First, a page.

Oxfam reaction to EU Development Ministers’ conclusions on social protection for the world’s poor

Today, EU Development Ministers meeting at the Foreign Affairs Council approved conclusions on social protection in development cooperation.

International aid agency Oxfam welcomes the strong signal sent by the Council to promote social protection and universal access to essential services, such as health and education, in the EU’s development cooperation.

The Agency calls on the European Commission and Member States to support reforms for progressive and fairer tax systems in developing countries, in order to make social protection financing through national budgets a reality in the long-term. In this regard, budget support is the best aid modality to support social protection schemes, as it provides long-term and predictable funding to finance recurrent costs such as teachers and doctors’ salaries.

Catherine Olier, Oxfam’s EU development expert, said:

“EU aid to strengthen progressive and sustainable tax systems will in the long-term ensure additional funding for public services like health and education, which lie at the core of social protection systems. If the EU is serious about supporting tax reform in developing countries, it should make it a priority in the next EU budget for 2014-2020, currently under negotiation.”

Building progressive and fair tax systems in developing countries implies, among other things, the need to widen the tax base, address tax dodging practises and increase transparency and accountability. To this end, Oxfam believes that the EU should focus on strengthening citizens’ and civil society’s ability to participate in decision-making and oversight processes about how public resources are collected and spent.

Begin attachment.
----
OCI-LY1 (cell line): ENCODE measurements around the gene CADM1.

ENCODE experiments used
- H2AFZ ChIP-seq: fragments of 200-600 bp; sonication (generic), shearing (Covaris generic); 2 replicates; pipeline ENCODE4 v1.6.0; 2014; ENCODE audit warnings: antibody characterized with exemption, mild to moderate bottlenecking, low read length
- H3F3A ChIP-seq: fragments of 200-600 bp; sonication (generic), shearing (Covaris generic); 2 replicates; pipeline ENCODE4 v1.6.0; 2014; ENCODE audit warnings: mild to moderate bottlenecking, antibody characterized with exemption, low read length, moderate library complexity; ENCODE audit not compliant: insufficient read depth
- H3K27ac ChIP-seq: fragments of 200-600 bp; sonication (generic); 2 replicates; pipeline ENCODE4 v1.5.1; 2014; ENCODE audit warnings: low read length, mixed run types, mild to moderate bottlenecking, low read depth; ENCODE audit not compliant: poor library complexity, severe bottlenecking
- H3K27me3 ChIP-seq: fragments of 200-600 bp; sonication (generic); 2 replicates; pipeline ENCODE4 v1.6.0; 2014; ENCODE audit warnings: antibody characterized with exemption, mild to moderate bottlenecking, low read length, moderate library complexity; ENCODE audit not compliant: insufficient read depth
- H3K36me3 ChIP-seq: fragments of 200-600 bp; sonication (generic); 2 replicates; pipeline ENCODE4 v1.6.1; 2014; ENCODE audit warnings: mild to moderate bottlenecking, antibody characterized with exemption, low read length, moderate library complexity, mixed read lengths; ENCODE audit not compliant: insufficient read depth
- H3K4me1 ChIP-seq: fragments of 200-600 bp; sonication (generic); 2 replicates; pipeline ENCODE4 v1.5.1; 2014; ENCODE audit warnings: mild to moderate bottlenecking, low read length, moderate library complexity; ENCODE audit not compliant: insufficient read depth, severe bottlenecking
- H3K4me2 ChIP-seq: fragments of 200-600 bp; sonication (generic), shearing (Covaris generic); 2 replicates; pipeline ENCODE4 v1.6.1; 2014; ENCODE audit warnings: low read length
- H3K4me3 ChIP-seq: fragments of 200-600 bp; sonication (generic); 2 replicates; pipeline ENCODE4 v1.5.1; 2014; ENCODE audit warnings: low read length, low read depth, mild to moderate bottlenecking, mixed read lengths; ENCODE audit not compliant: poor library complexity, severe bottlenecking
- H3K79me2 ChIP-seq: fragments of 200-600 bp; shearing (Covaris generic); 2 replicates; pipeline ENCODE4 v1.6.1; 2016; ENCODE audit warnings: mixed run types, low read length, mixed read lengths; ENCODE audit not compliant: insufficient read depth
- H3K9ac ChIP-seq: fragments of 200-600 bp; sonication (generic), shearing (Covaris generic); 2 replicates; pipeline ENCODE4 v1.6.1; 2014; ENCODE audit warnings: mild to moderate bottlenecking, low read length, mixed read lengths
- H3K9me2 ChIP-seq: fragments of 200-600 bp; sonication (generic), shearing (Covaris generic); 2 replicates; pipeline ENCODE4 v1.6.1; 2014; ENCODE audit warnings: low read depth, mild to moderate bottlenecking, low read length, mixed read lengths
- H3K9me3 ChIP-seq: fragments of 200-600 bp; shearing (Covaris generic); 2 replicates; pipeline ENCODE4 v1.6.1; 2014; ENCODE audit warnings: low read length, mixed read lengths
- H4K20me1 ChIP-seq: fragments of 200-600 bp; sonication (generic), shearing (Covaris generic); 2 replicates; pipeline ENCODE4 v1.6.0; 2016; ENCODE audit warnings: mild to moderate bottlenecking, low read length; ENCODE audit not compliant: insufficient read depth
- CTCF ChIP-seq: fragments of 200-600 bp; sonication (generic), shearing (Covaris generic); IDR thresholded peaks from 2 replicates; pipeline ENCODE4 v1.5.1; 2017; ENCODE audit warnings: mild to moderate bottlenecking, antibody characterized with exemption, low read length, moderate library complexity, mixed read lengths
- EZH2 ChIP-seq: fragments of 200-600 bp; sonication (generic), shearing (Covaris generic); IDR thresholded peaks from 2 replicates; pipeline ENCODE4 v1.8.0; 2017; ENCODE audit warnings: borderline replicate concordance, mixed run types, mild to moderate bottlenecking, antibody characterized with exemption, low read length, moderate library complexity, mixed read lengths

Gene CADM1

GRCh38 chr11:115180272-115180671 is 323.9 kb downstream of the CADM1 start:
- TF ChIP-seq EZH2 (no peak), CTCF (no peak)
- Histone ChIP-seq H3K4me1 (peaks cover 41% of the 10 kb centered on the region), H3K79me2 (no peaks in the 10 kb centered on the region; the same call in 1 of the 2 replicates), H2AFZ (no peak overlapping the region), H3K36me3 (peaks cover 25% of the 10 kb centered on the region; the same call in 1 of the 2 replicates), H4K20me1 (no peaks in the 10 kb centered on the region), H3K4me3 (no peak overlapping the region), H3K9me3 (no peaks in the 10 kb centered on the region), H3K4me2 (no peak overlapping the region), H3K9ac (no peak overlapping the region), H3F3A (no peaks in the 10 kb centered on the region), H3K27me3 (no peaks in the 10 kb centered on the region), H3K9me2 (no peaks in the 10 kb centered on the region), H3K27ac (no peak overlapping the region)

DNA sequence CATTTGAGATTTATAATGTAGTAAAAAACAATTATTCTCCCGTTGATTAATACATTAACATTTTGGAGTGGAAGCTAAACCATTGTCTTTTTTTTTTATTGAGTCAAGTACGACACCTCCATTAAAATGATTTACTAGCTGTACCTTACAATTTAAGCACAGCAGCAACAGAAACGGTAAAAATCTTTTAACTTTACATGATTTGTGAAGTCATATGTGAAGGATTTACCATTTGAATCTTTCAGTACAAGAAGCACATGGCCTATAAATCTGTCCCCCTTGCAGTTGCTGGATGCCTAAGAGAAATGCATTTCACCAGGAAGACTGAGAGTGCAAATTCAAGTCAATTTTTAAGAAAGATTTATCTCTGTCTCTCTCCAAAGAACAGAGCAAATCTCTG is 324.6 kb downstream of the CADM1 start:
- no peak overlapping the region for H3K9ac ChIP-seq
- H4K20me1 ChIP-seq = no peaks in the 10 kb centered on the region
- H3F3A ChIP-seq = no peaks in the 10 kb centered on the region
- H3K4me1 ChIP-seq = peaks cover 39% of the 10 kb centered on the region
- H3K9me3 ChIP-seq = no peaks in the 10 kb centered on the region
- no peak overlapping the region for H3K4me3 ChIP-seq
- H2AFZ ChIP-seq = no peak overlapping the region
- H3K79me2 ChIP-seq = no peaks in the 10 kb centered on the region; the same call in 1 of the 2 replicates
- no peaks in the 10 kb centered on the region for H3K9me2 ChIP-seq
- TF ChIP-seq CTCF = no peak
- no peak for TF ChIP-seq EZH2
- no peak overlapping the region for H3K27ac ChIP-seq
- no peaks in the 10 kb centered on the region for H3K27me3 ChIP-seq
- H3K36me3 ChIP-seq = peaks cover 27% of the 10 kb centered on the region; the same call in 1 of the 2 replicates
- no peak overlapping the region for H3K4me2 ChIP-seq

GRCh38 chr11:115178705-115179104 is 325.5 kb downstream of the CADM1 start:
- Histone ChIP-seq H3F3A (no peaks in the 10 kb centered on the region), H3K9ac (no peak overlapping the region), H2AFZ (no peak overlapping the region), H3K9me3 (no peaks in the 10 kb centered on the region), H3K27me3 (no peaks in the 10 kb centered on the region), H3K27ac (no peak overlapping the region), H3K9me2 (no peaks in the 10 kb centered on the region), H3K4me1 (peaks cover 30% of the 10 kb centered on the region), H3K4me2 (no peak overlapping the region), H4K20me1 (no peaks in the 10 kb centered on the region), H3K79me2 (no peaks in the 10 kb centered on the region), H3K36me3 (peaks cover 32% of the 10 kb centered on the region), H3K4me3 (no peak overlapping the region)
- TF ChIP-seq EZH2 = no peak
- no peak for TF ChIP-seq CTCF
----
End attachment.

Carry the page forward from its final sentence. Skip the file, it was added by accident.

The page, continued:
However, Oxfam is concerned by the Council’s support to the target of allocating at least 20 per cent of EU aid to social inclusion and development, which risks diluting the Commission’s previous commitment to allocate 20 per cent of EU aid solely to the health and education sectors. Oxfam insists that investments in social protection should not come at the expense of these indispensable essential services.

Note to Editors

  • Oxfam‘s research showed that strengthening tax systems in 52 developing countries could potentially raise an additional $269 billion dollars, almost twice the amount of total aid allocated in 2010. (Owning Development, Oxfam, 2011)
  • In 2008, only 1 per cent of bilateral aid was allocated to the improvement of public finance (Oxfam calculations based on OECD data).
  • The International Labour Organisation (ILO) estimates the costs of universal social protection to be between only 2 and 6 per cent of global gross domestic product. 
  • The illicit financial flows of potentially taxable resources out of developing countries in 2008 was estimated to be between $1.26 and $1.44 trillion (Global Financial Integrity Report, 2011). Every $100 million recovered could fund full immunisation for four million children or provide water connections for 250,000 households. 
  • Budget support is an aid modality granted directly to partner countries’ budgets. It has the advantage of being long-term and predictable. It is therefore one of the best aid modalities to finance recurrent expenditures like salaries of nurses and doctors, to strengthen health systems and support social protection schemes.  It is also the best aid modality to promote aid effectiveness and to decrease dependency on aid in the long run.
Contact information: 

Gaëlle Bausson on + 32 (0) 473 56 22 60 or gaelle.bausson@oxfaminternational.org